13 Rocks that fall from the sky... Meteorite: A rock from space that falls through Earth s atmosphere and lands on Earth Meteor: The bright trail seen as a shooting star. Typically only a grain of sand. Meteoroid: A rock in space prone to become a meteor. 13

14 Primitive Meteorites Primitive: Unchanged in composition since they first formed 4.5 billion years ago - key to measuring the composition of the solar system 14

15 Processed Meteorites 15

16 Fig 9.5 FROST LINE at about 3.5 AU Inside the frost line: Too hot for hydrogen compounds to form ices - only get rocky asteroids and planets Outside the frost line: Cold enough for ices to form - get icy moons and comets - ice is a major component of their total mass 16

17 Comets 17

18 Anatomy of a Comet Nucleus: actual object Coma is atmosphere that comes from heated nucleus. Plasma tail is gas escaping from coma, pushed by solar wind. Dust tail is pushed by photons. Larger debris follow comet s orbit; source of meteoroids. I

19 Comet Facts Formed beyond the frost line, comets are icy counterparts to asteroids. The nucleus of a comet is like a dirty snowball. Most comets do not have tails. Most comets remain perpetually frozen in the outer solar system. Only comets that enter the inner solar system grow tails. 19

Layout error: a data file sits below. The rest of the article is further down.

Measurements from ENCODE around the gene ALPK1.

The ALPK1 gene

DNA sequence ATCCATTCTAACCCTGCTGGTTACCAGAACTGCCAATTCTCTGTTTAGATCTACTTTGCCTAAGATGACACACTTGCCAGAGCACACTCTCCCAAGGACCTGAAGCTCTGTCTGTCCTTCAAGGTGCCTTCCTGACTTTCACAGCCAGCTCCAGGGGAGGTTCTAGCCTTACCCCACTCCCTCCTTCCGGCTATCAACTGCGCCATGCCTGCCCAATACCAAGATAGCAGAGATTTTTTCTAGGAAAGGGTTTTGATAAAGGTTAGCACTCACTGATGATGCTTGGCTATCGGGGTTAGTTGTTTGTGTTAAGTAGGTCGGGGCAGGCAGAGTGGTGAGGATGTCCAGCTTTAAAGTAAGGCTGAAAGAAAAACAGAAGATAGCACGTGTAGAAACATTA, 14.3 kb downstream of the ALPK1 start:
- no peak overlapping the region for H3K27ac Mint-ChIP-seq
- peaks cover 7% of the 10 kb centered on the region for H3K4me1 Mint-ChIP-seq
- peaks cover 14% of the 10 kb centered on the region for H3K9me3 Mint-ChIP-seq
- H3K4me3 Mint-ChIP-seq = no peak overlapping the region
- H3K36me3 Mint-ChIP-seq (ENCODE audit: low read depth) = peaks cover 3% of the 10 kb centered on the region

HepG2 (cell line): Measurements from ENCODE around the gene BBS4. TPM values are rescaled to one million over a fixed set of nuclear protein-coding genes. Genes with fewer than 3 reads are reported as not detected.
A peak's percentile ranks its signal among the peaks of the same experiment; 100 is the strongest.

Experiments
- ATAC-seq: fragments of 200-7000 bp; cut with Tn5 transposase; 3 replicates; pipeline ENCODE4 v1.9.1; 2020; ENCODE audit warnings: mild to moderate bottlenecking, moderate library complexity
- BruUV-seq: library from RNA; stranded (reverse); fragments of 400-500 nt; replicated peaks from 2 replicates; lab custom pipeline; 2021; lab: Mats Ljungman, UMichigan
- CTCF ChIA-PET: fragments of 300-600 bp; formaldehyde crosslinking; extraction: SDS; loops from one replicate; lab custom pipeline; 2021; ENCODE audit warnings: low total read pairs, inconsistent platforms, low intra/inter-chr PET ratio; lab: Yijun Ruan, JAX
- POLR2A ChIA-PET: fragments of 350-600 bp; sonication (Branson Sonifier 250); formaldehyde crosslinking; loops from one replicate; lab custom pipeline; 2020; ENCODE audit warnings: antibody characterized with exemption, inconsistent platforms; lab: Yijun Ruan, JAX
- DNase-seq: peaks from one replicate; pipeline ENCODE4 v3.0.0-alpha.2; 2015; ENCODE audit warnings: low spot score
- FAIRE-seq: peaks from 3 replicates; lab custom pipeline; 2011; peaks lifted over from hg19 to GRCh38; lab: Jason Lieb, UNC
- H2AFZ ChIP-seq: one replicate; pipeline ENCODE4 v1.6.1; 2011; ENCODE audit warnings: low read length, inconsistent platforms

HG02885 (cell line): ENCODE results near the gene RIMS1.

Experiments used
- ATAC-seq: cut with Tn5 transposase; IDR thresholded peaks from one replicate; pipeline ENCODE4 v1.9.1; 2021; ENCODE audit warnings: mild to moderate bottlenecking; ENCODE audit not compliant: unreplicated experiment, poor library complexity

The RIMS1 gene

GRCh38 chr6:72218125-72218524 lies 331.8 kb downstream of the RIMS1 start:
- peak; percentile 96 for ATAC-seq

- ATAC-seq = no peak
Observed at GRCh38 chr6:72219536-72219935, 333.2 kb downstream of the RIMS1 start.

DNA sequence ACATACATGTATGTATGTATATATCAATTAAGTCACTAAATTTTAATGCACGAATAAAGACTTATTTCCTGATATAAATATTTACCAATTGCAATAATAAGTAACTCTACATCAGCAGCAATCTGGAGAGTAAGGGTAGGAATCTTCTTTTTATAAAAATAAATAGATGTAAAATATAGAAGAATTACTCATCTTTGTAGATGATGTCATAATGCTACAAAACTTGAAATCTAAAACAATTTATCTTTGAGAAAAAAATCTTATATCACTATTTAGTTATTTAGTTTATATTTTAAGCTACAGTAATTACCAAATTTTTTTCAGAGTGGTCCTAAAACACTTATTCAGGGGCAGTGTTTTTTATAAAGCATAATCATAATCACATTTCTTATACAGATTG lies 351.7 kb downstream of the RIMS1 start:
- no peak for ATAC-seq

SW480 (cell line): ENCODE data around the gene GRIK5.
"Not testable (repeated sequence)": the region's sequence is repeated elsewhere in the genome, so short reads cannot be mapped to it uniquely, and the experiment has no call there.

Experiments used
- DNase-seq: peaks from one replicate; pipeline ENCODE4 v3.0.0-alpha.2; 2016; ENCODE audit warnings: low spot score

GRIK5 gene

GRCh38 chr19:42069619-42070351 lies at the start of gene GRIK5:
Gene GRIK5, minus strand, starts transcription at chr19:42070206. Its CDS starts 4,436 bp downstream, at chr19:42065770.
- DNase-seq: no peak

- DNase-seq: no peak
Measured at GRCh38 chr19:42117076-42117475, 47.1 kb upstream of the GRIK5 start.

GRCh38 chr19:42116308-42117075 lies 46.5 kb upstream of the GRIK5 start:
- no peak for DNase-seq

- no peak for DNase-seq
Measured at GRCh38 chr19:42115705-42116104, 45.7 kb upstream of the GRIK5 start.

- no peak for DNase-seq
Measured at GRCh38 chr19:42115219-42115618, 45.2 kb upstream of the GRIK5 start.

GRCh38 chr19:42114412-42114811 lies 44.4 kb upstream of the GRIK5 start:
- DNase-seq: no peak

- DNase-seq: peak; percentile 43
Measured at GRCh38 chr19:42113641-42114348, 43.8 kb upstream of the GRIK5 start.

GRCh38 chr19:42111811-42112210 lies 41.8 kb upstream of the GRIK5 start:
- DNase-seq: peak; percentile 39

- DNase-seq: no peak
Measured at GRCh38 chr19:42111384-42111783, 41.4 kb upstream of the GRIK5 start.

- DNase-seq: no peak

20 Nucleus of Comet A dirty snowball - a combination of rock, ice, and carbon-rich tar Source of material for comet s tail - Tail only appears when comet nears the sun: ices are heated into vapor, forming coma and tail. 20

21 Growth of Tail 21

22 Deep Impact (led by UMd) Mission to study nucleus of Comet Tempel 1 Projectile hit surface on July 4, 2005 Lots of ices (as expected) but also a lot of tarry hydrocarbon materials 22

23 Comets eject small particles (meteoroids) that follow the comet around in its orbit and cause meteor showers when Earth crosses the comet s orbit. 23

24 annual meteor shower 24

25 Only a tiny number of comets enter the inner solar system; most stay far from the Sun. Oort cloud: On random orbits extending to about 50,000 AU Kuiper belt: On orderly orbits from AU in disk of solar system 25

26 Kuiper Belt disk of objects beyond the orbit of Neptune Like more distant, icy version of asteroid belt Many small objects; some large ones (like Pluto) 26

27 Pluto is just the first known example of large Kuiper Belt objects 27